Metabolic characteristics and genomic epidemiology of Escherichia coli serogroup O145 : a thesis presented in partial fulfilment of the requirements for the degree of Master of Science in Microbiology at Massey University, Palmerston North, New Zealand
Shiga toxin-producing Escherichia coli (STEC) are a global public health concern, and can cause severe human disease. Ruminants are asymptomatic reservoirs of STEC, shedding this pathogen via their faeces. There is ‘zero tolerance’ for the Top 7 STEC serogroups (O26, O45, O103, O111, O121, O145 and O157) in ground beef products exported to the USA. STEC may contaminate carcasses during processing and therefore are a major regulatory concern for New Zealand’s meat industry. A previous study investigating the prevalence of STEC in young calves (n=1508) throughout New Zealand identified STEC O145 as the most prevalent serogroup (43%) at the dairy farm level compared to the other Top 7 serogroups. This high prevalence underlines STEC O145 as a public health concern and an issue for the meat industry.
Current culture-based methods for STEC detection are not fully discriminatory due to the lack of consistent differential characteristics between STEC and non-pathogenic E. coli. This study aims to (i) investigate metabolic characteristics of E. coli O145 to facilitate the differential culture of this serogroup and (ii) understand the genomic epidemiology of E. coli O145 using whole genome sequencing (WGS).
E. coli O145 strains examined in this study were genetically and metabolically diverse, according to carbon utilisation. The metabolic and genomic analyses were unable to differentiate between stx-positive and stx-negative O145 strains and there was no association with isolation source. However, clustering of O145 strains was observed according to multi-locus sequence type and at the level of eae subtype, a gene encoding the protein intimin which is involved in bacterial attachment to intestinal epithelial cells. Carbon substrates such as D-serine and D-malic acid were identified as candidate metabolites to differentiate defined O145 sequence types and may assist with identification in conjunction with currently available molecular methods.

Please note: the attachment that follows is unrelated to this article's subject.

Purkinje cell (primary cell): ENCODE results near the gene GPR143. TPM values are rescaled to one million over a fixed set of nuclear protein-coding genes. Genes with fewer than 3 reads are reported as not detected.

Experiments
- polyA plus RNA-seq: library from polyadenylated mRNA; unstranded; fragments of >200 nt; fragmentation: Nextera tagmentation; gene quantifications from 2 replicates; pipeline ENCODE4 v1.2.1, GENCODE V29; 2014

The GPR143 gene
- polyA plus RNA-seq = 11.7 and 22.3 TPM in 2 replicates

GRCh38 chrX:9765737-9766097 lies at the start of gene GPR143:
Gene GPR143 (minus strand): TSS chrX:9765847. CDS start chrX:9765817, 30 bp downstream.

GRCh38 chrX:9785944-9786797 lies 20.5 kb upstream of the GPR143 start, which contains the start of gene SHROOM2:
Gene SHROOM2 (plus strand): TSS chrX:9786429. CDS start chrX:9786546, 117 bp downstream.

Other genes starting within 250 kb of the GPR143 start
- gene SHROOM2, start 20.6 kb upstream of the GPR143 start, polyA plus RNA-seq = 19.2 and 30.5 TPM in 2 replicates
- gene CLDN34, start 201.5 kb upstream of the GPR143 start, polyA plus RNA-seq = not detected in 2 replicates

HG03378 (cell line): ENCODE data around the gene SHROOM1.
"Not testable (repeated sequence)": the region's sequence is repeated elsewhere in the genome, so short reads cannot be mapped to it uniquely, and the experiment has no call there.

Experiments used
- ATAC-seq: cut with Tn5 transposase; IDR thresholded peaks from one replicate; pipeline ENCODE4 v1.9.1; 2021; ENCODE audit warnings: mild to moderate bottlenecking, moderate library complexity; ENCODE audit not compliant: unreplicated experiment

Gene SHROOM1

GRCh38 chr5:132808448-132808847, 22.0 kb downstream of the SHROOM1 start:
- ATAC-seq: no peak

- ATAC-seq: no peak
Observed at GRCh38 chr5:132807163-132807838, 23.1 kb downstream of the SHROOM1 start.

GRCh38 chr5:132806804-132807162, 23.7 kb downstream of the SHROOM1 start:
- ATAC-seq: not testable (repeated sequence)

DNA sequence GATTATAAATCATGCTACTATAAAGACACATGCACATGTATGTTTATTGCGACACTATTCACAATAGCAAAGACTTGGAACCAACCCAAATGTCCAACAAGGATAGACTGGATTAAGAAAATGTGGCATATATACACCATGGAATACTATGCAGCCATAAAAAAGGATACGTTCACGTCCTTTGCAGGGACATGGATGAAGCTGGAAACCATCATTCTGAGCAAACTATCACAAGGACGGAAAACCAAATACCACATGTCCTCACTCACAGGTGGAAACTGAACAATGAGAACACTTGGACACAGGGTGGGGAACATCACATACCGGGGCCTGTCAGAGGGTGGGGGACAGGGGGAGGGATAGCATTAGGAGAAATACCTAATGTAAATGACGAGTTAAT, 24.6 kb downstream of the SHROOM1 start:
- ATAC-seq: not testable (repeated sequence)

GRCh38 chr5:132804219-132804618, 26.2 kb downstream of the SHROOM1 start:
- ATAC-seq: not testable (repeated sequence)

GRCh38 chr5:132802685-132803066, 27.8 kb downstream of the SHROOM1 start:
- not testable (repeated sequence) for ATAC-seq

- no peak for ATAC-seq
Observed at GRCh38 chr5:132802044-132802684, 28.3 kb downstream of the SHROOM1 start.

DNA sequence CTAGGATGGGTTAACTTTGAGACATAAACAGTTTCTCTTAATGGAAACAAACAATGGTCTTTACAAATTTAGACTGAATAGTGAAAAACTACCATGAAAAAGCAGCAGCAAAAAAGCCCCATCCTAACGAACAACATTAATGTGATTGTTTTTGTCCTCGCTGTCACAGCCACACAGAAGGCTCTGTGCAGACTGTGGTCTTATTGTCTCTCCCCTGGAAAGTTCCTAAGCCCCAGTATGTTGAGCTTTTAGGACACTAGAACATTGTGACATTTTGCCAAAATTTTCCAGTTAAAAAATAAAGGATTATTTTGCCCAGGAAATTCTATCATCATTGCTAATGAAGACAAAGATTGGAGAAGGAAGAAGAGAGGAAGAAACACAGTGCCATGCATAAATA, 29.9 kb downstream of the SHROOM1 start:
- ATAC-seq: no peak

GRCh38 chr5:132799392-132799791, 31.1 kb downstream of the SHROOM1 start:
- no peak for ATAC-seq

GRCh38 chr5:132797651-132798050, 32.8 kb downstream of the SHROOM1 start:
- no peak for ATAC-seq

This research has demonstrated the genetic heterogeneity of serogroup O145 and has made significant progress in the identification of metabolites that may prove beneficial in the development of a differential media for certain subsets of serogroup O145. Such a medium would prove a valuable tool for maintaining and monitoring public health and providing food quality and safety assurances that New Zealand meat for export is free of this pathogen.